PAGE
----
October 2017: Refuge
"Excerpts from The Pleasant Pain"
Aisan Hoss is a dancer and choreographer from Tehran, Iran. She started studying and performing Iranian dances at the age of twelve. While studying Business Management at Azad University in Tehran, Aisan attended a study abroad program in London where she first encountered contemporary dance and its unlimited possibilities for self-expression. After graduating, she moved to London to pursue contemporary dance professionally. At the Trinity Laban Conservatoire of Contemporary Dance in London, Aisan completed a diploma in dance and a BA in Dance Theatre. At Trinity Laban, she found her passion for choreography and dance pedagogy, inspiring her to pursue her MFA in Dance and Choreography at Mills College. For Aisan, her passion for dance and choreography has been a means for gaining insight into her identity as an Iranian living outside of her home country. Inspired by modern Iranian culture, she gives voice to the quietest elements of her culture through choreography.
Bich Minh Nguyen, who goes by Beth, is the author of three books: the memoir Stealing Buddha’s Dinner, which received the PEN/Jerard Award, the novel Short Girls, which received an American Book Award, and the novel Pioneer Girl. Her work has been featured in numerous university and community reads programs around the country. Nguyen was born in Saigon but grew up in Michigan, where her family was resettled after leaving Viet Nam as refugees. She teaches in and directs the MFA in Writing Program at the University of San Francisco.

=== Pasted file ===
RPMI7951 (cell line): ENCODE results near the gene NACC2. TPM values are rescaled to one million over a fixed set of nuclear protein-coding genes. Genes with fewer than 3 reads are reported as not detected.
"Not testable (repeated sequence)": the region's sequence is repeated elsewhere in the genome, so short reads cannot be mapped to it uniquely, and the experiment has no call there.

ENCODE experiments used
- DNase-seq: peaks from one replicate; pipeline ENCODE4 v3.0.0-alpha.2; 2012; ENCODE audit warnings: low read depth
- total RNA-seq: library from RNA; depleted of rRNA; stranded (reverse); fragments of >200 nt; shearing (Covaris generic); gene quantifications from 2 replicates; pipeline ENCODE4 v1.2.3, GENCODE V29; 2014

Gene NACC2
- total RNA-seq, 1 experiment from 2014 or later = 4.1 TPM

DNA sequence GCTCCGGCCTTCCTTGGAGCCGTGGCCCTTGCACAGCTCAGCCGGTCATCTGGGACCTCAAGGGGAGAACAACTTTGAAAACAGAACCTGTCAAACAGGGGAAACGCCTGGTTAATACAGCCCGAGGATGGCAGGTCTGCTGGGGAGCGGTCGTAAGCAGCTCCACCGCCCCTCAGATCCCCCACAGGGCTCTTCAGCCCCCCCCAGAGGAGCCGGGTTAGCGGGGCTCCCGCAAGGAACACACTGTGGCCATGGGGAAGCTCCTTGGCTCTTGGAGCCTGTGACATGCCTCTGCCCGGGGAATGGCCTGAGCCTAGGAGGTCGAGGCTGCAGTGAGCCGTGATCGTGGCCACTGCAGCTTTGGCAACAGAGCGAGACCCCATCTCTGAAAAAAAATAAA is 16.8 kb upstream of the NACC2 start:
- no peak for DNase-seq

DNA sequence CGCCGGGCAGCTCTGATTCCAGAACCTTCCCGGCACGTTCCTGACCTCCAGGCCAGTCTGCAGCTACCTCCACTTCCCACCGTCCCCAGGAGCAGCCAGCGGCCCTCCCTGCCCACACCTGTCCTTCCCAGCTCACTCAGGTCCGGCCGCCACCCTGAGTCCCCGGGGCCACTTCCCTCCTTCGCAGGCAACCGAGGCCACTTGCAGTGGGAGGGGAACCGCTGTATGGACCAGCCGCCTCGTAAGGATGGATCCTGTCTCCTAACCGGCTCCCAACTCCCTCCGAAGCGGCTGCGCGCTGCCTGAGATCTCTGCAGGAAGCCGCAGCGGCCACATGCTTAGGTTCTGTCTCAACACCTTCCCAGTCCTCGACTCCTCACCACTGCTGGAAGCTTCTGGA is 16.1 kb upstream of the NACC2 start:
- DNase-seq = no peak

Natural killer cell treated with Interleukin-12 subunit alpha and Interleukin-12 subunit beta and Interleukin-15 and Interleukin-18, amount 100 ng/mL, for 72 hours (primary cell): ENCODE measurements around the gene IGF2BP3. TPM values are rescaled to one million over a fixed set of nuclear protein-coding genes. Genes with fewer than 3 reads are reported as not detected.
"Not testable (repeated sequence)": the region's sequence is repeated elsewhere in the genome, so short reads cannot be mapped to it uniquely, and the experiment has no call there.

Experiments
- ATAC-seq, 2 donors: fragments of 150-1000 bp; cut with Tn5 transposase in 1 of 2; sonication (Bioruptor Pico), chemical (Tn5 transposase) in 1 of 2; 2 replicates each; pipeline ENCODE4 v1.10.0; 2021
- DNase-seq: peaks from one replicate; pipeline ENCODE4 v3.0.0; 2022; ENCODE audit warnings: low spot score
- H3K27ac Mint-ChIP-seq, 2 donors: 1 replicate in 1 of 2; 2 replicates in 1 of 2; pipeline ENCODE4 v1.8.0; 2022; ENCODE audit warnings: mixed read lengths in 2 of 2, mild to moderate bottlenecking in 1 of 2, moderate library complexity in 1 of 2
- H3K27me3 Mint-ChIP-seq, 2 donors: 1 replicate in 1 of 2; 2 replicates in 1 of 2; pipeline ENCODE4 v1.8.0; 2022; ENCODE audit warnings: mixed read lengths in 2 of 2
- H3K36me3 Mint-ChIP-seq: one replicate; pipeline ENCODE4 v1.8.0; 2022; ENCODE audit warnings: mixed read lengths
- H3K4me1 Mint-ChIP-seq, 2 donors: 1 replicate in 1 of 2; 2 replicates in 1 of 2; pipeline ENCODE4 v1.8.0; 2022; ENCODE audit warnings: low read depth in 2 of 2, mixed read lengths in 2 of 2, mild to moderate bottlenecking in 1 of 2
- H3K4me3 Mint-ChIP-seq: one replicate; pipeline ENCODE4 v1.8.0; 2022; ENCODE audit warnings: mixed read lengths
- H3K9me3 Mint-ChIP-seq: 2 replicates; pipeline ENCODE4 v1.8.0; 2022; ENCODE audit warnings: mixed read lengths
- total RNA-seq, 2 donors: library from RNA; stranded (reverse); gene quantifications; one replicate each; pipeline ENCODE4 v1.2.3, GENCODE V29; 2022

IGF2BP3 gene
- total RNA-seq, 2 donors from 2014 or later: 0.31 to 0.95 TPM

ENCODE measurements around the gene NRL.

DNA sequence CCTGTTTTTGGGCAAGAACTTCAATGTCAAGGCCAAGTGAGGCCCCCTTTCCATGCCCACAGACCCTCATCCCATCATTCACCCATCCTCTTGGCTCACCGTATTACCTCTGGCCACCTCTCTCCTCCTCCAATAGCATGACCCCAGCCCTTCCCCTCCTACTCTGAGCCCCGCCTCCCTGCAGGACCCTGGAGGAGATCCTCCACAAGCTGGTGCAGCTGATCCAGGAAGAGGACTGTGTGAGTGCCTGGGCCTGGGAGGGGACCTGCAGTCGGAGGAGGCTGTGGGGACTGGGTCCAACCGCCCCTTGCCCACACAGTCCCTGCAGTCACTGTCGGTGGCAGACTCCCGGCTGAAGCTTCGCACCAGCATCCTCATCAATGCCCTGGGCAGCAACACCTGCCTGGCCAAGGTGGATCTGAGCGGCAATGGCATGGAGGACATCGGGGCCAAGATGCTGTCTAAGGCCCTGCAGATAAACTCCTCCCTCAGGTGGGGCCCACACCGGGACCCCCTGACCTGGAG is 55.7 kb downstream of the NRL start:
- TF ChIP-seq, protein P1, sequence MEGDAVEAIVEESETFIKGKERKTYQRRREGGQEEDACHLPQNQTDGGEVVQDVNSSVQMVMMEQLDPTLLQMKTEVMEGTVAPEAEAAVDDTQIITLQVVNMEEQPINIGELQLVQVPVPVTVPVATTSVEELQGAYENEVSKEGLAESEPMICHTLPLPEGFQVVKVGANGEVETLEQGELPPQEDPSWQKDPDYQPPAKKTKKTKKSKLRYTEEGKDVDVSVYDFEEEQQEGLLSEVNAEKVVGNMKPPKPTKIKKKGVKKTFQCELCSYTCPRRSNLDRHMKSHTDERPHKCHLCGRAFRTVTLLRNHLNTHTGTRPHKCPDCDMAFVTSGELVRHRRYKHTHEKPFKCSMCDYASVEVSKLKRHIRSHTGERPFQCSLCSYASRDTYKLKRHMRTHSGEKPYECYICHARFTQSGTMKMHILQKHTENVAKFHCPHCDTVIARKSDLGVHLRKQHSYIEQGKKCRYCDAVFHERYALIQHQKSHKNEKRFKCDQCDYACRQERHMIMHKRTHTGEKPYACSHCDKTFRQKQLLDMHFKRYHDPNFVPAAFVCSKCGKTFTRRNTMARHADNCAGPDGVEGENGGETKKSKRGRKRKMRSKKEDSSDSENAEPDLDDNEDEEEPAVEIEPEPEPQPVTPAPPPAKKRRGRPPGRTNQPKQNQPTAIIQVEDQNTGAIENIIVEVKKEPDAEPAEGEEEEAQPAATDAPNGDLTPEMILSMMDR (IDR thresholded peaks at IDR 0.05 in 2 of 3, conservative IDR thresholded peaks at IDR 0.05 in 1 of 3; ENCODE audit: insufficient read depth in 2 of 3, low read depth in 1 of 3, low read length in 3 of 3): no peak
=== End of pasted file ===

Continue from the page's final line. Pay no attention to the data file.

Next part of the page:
"The kitchen at st. anthony's never closes"
Bonnie Tsui is the author of AMERICAN CHINATOWN. She has written about Michelin street food, the Baghdad swim team, shark fin soup, and China's dancing grannies for The New York Times, California Sunday, the Atlantic, and Pop-Up Magazine. Recently, she appeared as a talking head in the documentary The Search for General Tso, to explain the curiously foreign-yet-familiar quality of Chinese-American food. She is at work on her next book, WHY WE SWIM, to be published by Algonquin Books.
"The last noodle"
Chris Colin has written about Japan’s rent-a-friend industry, Obama’s Irish roots, chimp filmmakers, ethnic cleansing, blind visual artists, solitary confinement, the Yelpification of the universe and much more for the NewYorker.com, The New York Times Magazine, Saveur, and Pop-Up Magazine, among other publications. He’s a contributing writer for California Sunday Magazine and Afar. He’s the author of What to Talk About, What Really Happened to the Class of ’93, and Blindsight, named one of Amazon’s Best Books of 2011. In 2015, he co-wrote This Is Camino, which was nominated for a James Beard Award.
"This (indian) American life"
Heena, a La Cocina entrepreneur since 2014, is the founder of Rasoi, featuring vegetarian food from Western India made from the finest local ingredients. Heena was born in Gujarat and immigrated to England before coming to the U.S. in 1992.
Geetika is the Senior Program Manager at La Cocina, supporting the entrepreneurs from recruitment to graduation and marveling at the fact that she goes to work every day to a kitchen full of strong female leaders who happen to make some of the best food she's ever eaten. Born to immigrant parents, migration has always been in Geetika's blood (itchy feet her grandmother would say). Her itchy feet have taken her to both coasts of America, London, India and scenic detours in between before she finally put down roots in her favorite city in the world, San Francisco. Geetika lives in the Mission with her hilarious husband, adorable baby, and a great jean jacket.
"Where can we find queer spaces after pulse?"